5 Ways to Ensure Grids Don't Become Bottlenecks in the Energy Transition

Meeting ambitious climate targets while transitioning from fossil fuels remains a key priority for businesses, policymakers, and society in general. The good news is that the grid can play a pivotal role in helping us achieve this.

With less dependency on more harmful energy sources such as oil and coal, and increased electrification, we are now seeing the amplified integration of greener energy sources such as renewable solar and adoption of electric vehicles. However, increased electrification puts huge pressure on our grids, and it has become clear in recent years that our current grid infrastructure is struggling to keep up with the necessary changes.


Energy consumption is expected to grow threefold by 2050, making grids a potential bottleneck in the journey toward net zero. The ability to increase our grid capacity is possible, and here are five crucial things we need to start doing today to optimize our grid management for the future.

Improve DER Oversight

With the “electrification of everything,” grid management has become increasingly complex. This is due to the exponential growth of distributed energy resources (DERs), including solar panels, wind turbines, heat pumps and battery storage systems. The shift from a few big power plants supplying energy in one direction (i.e., to consumers), to millions of power plants and two-way energy flows (i.e., consumers now transitioning to energy producers or “prosumers”), has significant implications for how utilities plan and manage their networks. Furthermore, due to the intermittent nature of DERs, keeping the grid stable has become even more challenging. The first step in managing this new complex landscape is to establish better visibility of all DERs on a network, in front of and behind the meter, to understand how they are behaving at any point in time.

Marcus McCarthy

Get Proactive with Distribution Grids

Traditionally, utilities managed high-voltage transmission grids more actively than lower-voltage distribution lines. However, this is changing quickly. With increased DER adoption, distribution grids offer significant opportunity to assist utilities in achieving lower-carbon objectives, reducing peak loads and improving overall resilience. If not managed proactively, embedded DERs can cause significant stress to network equipment. To ensure proper grid planning, operations and maintenance, utilities must shift their focus to understanding and managing the changing nature of distribution grids.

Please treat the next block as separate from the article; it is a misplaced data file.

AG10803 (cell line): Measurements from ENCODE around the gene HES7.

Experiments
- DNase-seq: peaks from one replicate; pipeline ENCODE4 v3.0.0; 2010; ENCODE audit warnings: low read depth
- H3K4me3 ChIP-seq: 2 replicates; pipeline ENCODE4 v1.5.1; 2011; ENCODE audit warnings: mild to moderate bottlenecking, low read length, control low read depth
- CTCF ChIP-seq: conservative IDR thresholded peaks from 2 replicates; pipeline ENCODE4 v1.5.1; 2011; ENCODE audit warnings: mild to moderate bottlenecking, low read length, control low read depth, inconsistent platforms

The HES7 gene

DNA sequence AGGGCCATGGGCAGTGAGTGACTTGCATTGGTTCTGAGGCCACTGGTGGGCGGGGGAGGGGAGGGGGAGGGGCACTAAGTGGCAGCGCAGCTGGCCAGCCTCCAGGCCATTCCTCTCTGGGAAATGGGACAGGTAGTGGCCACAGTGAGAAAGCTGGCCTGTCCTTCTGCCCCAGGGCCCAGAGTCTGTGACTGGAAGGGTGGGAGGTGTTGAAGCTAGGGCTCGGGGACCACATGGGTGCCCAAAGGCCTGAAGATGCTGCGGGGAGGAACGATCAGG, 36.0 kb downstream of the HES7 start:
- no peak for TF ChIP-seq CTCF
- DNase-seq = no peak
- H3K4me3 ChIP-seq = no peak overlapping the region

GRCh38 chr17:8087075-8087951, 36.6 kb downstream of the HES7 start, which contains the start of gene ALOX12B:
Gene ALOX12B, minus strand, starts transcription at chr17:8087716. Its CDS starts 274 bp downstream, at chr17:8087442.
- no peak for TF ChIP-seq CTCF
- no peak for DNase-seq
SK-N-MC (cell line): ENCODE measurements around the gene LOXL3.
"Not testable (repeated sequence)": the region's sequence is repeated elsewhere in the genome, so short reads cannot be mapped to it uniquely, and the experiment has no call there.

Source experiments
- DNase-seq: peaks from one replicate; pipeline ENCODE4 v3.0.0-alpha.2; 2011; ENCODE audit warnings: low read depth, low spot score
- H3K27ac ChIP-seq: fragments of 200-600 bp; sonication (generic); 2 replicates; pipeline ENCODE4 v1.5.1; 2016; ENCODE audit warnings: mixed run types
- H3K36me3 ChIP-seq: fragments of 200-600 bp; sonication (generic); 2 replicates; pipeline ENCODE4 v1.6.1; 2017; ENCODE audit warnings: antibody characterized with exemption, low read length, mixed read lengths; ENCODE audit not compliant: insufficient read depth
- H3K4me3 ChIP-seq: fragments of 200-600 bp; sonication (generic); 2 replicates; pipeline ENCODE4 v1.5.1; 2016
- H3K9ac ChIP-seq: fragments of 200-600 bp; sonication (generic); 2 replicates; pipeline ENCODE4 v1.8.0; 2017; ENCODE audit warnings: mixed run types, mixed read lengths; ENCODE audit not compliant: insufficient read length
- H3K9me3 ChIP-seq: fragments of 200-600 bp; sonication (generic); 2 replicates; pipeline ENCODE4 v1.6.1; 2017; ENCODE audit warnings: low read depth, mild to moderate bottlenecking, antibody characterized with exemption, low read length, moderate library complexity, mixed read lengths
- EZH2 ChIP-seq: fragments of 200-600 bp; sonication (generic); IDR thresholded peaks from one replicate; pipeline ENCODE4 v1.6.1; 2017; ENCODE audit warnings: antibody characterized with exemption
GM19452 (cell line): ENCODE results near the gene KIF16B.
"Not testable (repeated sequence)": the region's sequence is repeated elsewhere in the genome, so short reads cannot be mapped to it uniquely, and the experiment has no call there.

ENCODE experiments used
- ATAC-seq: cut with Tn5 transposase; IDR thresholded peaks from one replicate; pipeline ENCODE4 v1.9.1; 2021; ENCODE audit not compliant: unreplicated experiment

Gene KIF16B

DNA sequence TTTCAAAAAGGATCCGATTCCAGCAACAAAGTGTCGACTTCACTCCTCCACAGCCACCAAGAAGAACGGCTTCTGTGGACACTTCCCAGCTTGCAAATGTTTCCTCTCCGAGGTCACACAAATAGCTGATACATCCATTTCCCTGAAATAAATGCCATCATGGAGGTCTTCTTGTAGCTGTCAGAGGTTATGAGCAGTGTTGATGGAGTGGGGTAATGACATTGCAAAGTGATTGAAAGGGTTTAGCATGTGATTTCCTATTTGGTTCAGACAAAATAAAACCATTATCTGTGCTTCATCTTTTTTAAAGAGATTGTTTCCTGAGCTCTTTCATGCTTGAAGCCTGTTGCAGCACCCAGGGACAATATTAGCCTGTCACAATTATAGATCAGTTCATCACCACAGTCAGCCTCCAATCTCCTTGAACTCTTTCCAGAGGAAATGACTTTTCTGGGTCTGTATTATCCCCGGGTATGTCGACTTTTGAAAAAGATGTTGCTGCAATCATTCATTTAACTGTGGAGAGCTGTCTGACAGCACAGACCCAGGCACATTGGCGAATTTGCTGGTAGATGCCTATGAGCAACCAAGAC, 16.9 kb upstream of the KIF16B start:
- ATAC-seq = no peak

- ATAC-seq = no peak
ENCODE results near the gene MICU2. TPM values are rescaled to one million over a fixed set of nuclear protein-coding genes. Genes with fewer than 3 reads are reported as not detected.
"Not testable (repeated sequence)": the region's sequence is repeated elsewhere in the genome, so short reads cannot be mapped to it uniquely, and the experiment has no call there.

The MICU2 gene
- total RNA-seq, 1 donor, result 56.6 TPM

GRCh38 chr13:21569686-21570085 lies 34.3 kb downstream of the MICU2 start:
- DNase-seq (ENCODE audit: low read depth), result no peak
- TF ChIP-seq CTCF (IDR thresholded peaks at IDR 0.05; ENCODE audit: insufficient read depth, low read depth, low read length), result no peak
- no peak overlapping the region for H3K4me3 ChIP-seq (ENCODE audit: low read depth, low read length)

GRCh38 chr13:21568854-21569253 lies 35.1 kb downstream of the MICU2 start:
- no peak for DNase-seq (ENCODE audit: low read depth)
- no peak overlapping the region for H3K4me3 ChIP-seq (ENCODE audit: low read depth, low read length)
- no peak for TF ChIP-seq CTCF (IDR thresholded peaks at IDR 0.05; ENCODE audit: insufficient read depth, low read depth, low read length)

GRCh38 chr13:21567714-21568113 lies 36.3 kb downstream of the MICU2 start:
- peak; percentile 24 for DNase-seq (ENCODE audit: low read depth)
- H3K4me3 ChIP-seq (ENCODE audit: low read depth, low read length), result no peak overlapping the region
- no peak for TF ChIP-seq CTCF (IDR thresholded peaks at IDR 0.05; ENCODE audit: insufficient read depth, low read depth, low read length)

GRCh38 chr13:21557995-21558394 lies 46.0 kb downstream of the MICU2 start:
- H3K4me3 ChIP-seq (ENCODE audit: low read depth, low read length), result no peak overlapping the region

Harnessing Software for Scalability

Digitalization is paramount to unlocking the full potential of our grids and managing them effectively. Software, such as distributed energy resources management systems (DERMS), helps to provide increased transparency over the grid in real-time, leading to more proactive grid management, fault detection, faster response times, and improved outage management. Digitalization can also better facilitate the integration of DERs, helping to visualize and understand the entire grid, monitor critical aspects, and spot potential sources of instability.  The complexity of networks is increasing, and expert software systems are needed to guide decision makers and ensure optimal operation of the network in a blink of an eye.

Utilizing Data for Grid Planning

Software is part of the equation—but being able to utilize the data it provides is also critical. To date, many utilities have tended to underuse the data they can access. By focusing on better data utilization, utilities can gain more transparency and a deeper understanding of the grid to increase its capacity. Utilizing data for grid management can help to identify bottlenecks in the grid faster and provide solutions in real-time, preventing interruptions or outages in the power supply.  Data is an essential resource needed to train future optimization, analytics and artificial intelligence capabilities to enable smarter autonomous networks.

Coordination and Collaboration

Better grid management requires better coordination at all levels. Sharing knowledge and expertise among utilities can reduce costs and inefficiencies. If we look at Europe, for example, the region has begun to make progress, sharing data among control centers for high-voltage lines to get a better overview. However, the current setup in North America has made it difficult to share relevant information across state lines, but we have started to see improvements. A great example is the California ISO, which deployed the Western Energy Imbalance Market to efficiently manage and dispatch renewable resources. This multi-state energy exchange in the American West used software to analyze the energy requirements of the grid every five minutes and automatically determine the lowest-cost generation to meet demand at the right time across state lines.

Another area for coordination is among transmission and distribution networks. Using integrated modeling, better network and demand management in several areas—including the design and implementation of more complex and efficient protection schemes—can be achieved. This work requires more sharing of network models in standardized formats for improved collaboration.

In summary, it will take many entities working together, and a reliable and expanded grid, to successfully pursue a cleaner and more sustainable energy future. We have the technology available today to operate the existing grid more intelligently, achieving increased capacity quicker, and without having to invest in new expensive infrastructure. The software and digitalization tools we implement today, will not only increase capacity, but aid in reliability—laying the foundation for an autonomous and advanced clean grid of the future.

Marcus McCarthy is SVP of Siemens Grid Software, U.S. and Mexico.

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